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St. Anne's, Wrexham

The church was designed in the late 1950s and built in the early 60s. This was a time of optimism after wartime sacrifice and the long period of post-war reconstruction. Its progressive octagonal plan and light and airy interior expresses the spirit of aggiornamento which heralded the reforms of the Second Vatican Council. Following World War II, the Queen’s Park estate on the edge of Wrexham was developed to accommodate an expanding population. Many of the residents were ex-servicemen, others were evacuees from Liverpool who decided to stay on. They included substantial numbers of Irish, Polish and Italian immigrants, and by the early 1950s it was estimated that over 900 Catholics lived on the estate. In 1953 it was formally proposed to build a Catholic church, school, convent and presbytery on the estate and Fr James O’Donoghue was appointed as the first parish priest. He was a former Irish policeman and undertook successful fundraising in Ireland. The architects Patrick and M. White of London WC2 submitted plans in January 1958 for church, convent and presbytery, although the convent was later omitted. The church was designed as an octagon, and one of the early plans in the diocesan archive suggests that it was intended that the altar should be at the centre with the seating placed around it on all sides. The octagonal plan was retained as built, but the sanctuary was actually placed at one of the eight sides with the altar against the wall in a more conventional layout. The contractor was J. W. Bostock of Wrexham, and the church was opened on Low Sunday 1962. The construction of St Anne’s School followed in the early 1970s, as did the parish hall. In 1979 changes were made to the sanctuary by Bowen Dann Davies. These included timber panelling to the wall behind the altar and tabernacle, moving the altar forward, new freestanding altar rails, extending the platform to provide room for an ambo and repositioned font, a new cantilevered credence table and stained glass windows to each side. Further minor reordering was carried out in the late 1990s when additional stained glass was installed and step-free access into the church was introduced. In 2008 it was decided to demolish the parish hall, which had fallen into a poor state of repair, and to adapt the ground floor of the presbytery into a parish centre with meeting rooms, kitchen and other facilities.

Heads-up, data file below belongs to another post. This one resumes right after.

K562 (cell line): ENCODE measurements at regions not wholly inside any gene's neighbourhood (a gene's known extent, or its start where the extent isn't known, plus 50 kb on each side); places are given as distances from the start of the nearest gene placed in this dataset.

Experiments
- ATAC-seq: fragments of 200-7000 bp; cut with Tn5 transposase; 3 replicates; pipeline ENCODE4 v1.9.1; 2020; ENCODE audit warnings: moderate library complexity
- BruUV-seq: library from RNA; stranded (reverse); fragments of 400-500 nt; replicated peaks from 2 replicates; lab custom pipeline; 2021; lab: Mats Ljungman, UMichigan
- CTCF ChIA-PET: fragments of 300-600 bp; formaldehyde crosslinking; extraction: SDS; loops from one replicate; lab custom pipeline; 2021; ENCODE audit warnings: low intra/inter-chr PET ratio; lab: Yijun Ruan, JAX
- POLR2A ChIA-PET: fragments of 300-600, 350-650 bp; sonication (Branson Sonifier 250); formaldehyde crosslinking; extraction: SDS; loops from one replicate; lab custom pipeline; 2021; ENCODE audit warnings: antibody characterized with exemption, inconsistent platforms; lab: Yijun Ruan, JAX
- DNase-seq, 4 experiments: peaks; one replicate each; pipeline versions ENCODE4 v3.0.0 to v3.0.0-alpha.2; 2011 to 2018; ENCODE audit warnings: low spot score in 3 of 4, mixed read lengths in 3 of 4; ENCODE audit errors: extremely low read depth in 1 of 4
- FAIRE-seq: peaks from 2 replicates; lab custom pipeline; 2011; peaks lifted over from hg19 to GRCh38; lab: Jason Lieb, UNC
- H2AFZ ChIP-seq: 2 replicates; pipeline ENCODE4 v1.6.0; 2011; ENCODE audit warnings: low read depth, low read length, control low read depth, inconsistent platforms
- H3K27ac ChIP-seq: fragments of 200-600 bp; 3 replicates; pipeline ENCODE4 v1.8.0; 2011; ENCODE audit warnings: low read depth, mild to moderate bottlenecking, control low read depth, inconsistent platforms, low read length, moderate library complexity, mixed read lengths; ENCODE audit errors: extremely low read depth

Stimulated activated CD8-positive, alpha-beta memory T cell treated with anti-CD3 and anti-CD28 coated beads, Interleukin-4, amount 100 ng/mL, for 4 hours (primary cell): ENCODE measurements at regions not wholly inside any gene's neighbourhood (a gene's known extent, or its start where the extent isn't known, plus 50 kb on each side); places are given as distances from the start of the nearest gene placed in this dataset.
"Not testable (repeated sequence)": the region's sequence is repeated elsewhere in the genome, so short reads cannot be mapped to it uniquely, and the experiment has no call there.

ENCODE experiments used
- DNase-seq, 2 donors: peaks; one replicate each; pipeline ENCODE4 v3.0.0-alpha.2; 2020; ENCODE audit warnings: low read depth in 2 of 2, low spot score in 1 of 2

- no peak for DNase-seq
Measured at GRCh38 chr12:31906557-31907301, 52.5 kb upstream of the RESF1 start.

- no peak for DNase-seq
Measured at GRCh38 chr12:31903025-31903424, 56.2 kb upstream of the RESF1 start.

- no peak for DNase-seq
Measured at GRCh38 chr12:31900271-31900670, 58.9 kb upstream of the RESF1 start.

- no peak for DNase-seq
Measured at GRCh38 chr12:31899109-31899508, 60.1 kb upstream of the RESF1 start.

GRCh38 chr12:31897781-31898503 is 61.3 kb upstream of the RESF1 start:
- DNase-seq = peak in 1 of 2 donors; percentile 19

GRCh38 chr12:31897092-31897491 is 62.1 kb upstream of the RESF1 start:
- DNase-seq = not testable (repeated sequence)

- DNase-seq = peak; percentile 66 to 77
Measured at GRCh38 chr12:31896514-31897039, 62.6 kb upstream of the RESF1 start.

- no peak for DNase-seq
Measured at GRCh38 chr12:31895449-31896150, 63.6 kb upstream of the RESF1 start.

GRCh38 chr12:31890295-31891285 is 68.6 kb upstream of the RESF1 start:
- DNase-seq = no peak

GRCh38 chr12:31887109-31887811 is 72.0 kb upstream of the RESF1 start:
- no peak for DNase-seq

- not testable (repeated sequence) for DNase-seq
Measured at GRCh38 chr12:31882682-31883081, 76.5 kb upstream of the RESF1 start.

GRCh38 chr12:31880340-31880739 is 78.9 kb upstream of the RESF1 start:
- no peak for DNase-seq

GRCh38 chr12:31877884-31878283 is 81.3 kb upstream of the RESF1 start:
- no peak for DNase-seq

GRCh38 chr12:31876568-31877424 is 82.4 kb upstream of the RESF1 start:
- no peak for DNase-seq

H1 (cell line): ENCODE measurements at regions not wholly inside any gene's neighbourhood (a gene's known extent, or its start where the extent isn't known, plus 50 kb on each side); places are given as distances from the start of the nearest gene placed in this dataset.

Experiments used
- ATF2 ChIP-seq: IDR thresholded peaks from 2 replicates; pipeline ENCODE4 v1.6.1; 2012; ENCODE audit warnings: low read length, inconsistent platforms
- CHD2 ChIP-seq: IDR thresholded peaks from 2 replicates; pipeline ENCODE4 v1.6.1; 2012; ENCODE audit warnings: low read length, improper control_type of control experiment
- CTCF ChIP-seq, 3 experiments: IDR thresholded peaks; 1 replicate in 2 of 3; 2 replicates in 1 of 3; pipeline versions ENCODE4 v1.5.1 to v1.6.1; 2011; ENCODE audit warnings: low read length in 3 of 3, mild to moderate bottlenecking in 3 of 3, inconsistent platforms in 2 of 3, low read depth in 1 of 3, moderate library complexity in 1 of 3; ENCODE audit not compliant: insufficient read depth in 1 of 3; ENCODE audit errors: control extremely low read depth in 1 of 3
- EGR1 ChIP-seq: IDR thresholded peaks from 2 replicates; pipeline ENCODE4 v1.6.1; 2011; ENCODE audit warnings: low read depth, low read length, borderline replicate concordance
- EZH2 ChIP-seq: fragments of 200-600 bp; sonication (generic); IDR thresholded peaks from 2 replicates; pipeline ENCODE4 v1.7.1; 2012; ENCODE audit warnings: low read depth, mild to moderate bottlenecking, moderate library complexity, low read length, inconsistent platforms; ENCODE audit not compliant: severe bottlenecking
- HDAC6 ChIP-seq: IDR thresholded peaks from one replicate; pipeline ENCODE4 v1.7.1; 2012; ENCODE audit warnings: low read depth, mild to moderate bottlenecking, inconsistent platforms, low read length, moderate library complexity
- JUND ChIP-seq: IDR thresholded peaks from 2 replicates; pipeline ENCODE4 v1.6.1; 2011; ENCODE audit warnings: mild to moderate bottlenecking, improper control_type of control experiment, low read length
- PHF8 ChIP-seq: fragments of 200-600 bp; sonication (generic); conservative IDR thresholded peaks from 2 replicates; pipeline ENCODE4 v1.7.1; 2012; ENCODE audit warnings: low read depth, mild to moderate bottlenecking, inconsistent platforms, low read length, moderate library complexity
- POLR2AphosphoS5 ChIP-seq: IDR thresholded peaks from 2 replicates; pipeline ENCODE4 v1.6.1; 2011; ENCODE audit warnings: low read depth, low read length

Description The church is octagonal in plan, providing an unobstructed view of the altar from any position. It is built of red sand-faced bricks with stone dressings, metal windows containing leaded glazing and it is surmounted by a copper dome supported off the octagonal ring beam that runs around the flat roof over the aisles. Historic photographs show that originally slender circular steel columns supported the ring beam, but the majority of these appear to have been replaced by oddly shaped reinforced concrete piers. The church was built on a land fill site and required pile foundations; therefore ground subsidence might have led to the subsequent structural changes. The sanctuary remains as Bowen Dann Davies reordered it in 1979. This included moving the original green Connemara marble altar, which had been donated by the Irish Garda, forward on the dais. Glass doors with finely engraved emblems of the sacraments in octagonal frames were also introduced leading into the church from the narthex. At the same time the blank arched openings, which had originally been brick were infilled with coloured slate slips in an irregular pattern with mosaic inserts. The wooden benches are original, as is the grey-flecked granolithic paving to the floor and the statues of the sacred Heart, Our Lady and St Anthony.